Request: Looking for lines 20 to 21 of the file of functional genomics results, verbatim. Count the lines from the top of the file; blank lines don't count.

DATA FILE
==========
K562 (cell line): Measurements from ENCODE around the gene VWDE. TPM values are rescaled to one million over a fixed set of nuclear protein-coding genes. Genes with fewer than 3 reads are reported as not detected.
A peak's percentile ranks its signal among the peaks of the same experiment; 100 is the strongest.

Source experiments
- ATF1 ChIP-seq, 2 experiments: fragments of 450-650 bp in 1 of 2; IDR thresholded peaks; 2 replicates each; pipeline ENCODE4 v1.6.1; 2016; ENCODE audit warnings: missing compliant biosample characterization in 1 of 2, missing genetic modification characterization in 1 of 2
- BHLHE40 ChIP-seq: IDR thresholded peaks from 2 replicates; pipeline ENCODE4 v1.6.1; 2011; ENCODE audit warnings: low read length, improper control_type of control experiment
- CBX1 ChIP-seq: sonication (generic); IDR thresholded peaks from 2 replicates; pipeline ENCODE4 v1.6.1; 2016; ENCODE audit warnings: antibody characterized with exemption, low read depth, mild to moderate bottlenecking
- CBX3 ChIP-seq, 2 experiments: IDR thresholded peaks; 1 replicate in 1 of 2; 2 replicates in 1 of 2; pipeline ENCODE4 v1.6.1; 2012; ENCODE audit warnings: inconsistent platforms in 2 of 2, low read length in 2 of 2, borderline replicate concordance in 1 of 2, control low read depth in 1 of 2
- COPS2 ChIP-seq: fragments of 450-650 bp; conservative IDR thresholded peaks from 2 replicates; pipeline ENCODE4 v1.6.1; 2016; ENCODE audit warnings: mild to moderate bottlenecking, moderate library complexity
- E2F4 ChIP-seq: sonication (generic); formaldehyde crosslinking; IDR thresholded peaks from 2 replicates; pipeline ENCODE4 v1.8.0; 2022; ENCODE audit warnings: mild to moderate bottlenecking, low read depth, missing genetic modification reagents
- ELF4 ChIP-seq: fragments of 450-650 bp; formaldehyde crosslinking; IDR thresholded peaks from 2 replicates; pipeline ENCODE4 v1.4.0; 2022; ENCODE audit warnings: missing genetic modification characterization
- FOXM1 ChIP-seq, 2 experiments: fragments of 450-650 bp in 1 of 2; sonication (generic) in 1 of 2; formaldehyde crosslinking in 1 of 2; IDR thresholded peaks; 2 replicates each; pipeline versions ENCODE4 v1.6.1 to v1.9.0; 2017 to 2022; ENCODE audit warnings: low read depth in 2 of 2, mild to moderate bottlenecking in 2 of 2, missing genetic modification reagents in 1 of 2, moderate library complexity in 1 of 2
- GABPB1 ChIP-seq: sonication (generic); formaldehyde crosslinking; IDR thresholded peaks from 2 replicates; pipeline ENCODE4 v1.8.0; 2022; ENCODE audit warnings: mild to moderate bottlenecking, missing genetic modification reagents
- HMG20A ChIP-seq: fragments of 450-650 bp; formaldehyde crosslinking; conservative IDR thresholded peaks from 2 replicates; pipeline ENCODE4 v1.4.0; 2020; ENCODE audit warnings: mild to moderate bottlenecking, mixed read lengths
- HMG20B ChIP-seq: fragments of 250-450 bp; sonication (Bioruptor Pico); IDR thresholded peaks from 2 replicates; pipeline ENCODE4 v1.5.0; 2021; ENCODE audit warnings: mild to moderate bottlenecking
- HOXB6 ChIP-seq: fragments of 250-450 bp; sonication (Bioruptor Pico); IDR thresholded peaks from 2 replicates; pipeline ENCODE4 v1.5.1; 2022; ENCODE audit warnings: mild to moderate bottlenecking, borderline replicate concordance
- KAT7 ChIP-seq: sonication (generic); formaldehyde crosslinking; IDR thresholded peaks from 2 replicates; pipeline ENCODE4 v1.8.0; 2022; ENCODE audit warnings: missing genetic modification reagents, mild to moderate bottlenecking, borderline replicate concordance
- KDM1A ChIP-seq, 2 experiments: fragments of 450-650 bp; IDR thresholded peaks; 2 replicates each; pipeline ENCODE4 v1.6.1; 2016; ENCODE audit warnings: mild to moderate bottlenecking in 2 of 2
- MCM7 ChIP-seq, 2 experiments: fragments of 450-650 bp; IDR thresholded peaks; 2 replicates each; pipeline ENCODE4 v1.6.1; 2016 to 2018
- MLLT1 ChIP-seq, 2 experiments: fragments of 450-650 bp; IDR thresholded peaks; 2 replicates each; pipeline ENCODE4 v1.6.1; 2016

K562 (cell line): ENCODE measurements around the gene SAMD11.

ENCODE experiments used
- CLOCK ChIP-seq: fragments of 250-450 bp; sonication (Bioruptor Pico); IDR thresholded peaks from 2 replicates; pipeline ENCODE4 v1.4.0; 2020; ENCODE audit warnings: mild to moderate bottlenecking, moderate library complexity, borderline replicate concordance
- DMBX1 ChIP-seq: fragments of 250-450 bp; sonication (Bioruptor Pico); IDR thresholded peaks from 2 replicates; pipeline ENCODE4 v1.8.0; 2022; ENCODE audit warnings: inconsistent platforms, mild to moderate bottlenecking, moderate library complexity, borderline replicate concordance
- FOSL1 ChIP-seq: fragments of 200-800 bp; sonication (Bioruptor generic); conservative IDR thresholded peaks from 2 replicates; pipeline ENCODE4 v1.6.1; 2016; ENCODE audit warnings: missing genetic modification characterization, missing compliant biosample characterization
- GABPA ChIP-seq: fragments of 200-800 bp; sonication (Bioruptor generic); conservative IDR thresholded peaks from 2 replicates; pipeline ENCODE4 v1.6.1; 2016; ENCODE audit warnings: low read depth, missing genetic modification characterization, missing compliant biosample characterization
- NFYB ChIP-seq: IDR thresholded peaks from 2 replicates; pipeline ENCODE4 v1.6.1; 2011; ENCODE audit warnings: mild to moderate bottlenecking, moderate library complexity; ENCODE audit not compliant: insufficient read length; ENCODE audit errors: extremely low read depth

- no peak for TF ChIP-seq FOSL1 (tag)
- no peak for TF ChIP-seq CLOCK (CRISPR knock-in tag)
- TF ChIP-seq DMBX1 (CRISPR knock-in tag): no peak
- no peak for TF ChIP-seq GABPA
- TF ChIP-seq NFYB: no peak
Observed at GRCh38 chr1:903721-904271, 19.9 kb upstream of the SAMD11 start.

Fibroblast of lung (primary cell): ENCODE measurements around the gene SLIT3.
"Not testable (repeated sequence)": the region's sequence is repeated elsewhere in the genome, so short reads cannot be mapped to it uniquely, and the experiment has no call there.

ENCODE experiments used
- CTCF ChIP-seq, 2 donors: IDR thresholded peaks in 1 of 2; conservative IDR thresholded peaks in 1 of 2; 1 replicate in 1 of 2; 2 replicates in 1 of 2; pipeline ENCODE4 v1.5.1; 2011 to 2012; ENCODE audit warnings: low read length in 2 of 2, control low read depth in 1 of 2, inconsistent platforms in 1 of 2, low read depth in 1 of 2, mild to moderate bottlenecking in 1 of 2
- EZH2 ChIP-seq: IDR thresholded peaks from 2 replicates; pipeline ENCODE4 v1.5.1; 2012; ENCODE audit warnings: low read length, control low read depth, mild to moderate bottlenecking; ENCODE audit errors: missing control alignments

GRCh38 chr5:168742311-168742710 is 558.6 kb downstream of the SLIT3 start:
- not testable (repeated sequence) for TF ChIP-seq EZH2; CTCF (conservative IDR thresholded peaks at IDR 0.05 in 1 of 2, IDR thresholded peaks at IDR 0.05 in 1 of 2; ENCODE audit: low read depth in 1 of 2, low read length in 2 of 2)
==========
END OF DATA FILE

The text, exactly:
K562 (cell line): ENCODE measurements around the gene SAMD11.

ENCODE experiments used